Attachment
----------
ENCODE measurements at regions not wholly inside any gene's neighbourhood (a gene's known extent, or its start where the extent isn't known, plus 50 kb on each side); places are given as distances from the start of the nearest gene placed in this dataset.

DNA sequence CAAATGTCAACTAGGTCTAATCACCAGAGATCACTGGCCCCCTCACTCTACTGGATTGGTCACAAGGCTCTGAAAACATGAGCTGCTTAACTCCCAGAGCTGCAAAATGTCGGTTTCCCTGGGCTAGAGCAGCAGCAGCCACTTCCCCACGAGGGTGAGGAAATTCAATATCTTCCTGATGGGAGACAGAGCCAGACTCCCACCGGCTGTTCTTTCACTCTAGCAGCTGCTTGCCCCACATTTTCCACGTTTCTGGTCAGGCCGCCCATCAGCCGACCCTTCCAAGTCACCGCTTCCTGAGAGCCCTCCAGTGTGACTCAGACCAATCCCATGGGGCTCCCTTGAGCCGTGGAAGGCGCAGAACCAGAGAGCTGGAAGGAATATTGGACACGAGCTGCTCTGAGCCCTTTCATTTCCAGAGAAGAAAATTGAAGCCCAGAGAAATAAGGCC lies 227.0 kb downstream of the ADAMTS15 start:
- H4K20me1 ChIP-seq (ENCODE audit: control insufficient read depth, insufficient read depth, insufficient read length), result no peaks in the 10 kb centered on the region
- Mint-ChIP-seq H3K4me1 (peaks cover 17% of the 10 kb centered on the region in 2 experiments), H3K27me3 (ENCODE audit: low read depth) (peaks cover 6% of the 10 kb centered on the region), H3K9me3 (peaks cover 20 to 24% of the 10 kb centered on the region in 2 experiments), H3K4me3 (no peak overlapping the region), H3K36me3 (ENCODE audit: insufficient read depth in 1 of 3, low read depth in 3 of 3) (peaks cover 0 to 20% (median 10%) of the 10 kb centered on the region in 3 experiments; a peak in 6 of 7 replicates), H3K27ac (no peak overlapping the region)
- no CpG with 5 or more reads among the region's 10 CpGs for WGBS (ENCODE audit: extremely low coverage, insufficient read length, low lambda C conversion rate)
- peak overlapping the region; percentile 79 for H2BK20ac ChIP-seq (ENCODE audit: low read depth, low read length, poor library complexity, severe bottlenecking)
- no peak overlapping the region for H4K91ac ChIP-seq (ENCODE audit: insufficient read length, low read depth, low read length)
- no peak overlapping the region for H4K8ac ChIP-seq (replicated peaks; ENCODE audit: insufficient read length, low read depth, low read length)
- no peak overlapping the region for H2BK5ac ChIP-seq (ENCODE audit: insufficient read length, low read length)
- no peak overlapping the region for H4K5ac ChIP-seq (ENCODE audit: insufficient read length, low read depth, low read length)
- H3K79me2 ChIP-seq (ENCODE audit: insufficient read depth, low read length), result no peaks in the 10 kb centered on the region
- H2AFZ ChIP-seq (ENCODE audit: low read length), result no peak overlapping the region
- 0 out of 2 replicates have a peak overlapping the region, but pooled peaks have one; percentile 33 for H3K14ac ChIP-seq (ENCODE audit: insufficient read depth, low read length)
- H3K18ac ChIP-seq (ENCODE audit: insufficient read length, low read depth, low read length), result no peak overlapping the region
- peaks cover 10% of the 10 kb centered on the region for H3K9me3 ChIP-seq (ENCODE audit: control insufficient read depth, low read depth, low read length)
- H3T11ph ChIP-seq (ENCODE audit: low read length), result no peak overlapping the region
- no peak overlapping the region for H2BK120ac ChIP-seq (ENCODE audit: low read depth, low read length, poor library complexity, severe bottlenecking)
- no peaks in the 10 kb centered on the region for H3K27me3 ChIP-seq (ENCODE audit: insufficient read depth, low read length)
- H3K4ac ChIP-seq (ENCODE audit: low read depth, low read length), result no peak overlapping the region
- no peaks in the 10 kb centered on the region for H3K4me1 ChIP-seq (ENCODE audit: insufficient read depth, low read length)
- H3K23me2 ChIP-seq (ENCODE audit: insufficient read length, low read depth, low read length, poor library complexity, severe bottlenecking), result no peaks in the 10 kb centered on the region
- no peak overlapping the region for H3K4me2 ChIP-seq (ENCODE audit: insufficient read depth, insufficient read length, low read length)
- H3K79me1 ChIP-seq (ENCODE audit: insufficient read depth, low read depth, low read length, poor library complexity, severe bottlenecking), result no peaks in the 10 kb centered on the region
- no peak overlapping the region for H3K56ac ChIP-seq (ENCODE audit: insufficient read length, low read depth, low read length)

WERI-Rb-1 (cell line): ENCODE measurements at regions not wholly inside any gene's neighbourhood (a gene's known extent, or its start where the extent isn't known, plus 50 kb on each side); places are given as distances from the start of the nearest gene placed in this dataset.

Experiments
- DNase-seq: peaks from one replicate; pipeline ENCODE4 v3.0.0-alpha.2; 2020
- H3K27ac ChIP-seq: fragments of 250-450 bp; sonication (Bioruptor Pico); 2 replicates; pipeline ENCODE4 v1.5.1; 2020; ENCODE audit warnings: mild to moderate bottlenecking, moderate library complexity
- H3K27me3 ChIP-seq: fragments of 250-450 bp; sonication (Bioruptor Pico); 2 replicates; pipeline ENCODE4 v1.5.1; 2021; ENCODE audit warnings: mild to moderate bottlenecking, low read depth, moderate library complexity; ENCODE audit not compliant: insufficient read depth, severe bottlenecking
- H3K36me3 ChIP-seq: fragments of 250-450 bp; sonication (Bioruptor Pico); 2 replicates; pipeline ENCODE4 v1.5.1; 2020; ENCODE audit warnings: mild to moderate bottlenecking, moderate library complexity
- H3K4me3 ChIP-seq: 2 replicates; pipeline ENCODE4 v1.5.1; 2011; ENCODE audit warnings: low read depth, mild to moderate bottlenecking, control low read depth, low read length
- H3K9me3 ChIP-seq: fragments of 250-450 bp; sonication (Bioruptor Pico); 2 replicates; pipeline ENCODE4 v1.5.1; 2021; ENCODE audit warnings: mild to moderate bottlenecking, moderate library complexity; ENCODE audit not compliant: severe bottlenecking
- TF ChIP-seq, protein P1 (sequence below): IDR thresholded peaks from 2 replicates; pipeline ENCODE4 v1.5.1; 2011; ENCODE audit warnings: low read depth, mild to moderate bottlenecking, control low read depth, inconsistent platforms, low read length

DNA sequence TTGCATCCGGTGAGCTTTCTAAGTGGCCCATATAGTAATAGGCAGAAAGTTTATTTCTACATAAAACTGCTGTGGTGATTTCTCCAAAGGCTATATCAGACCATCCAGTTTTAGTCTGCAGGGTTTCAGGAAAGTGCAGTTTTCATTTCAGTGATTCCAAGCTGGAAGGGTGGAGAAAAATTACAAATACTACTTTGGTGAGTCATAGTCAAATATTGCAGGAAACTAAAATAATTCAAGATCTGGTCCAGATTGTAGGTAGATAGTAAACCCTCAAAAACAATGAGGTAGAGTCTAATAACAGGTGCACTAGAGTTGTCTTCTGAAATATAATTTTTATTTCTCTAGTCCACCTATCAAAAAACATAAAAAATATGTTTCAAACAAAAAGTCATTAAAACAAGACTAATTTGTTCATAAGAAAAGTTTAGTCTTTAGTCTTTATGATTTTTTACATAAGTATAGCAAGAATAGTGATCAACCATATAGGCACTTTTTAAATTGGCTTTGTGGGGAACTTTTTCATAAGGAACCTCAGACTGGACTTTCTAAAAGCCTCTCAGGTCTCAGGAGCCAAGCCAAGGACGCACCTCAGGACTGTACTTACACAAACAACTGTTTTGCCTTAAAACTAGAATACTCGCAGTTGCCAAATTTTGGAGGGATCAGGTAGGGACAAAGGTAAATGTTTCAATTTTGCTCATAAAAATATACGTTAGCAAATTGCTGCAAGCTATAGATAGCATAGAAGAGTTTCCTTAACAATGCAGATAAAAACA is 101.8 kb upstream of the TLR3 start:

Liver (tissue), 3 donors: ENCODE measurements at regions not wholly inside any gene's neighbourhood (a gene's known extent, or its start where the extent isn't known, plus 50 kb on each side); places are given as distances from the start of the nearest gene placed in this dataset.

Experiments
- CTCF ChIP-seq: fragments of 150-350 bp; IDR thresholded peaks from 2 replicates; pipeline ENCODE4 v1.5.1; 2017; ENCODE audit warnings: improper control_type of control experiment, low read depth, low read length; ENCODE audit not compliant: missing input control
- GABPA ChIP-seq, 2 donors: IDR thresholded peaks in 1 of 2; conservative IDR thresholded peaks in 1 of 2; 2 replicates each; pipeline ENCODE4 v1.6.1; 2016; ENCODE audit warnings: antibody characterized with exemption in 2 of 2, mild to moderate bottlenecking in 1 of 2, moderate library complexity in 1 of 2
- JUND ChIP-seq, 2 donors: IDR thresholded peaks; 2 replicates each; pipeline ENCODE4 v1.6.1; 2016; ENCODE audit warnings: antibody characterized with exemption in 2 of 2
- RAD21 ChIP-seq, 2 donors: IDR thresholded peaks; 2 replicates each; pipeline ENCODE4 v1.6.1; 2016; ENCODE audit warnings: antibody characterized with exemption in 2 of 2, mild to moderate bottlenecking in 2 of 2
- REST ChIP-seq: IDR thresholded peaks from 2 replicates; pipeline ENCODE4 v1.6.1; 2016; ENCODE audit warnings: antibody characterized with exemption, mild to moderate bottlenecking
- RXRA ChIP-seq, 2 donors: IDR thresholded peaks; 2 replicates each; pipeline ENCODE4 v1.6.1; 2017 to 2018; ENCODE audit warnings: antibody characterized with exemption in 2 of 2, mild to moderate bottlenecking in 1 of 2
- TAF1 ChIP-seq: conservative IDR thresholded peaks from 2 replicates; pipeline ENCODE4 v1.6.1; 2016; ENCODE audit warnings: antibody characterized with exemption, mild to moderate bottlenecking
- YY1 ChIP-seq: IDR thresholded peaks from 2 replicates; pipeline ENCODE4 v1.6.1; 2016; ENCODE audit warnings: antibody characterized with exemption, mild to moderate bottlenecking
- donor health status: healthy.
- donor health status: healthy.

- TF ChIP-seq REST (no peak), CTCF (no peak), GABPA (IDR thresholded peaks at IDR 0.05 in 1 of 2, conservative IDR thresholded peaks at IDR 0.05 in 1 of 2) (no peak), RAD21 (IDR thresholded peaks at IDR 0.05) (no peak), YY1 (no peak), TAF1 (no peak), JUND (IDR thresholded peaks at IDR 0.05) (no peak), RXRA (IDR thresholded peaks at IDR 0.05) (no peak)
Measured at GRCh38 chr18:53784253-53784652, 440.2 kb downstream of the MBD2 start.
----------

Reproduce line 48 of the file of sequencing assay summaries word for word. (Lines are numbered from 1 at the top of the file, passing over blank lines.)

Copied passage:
Measured at GRCh38 chr18:53784253-53784652, 440.2 kb downstream of the MBD2 start.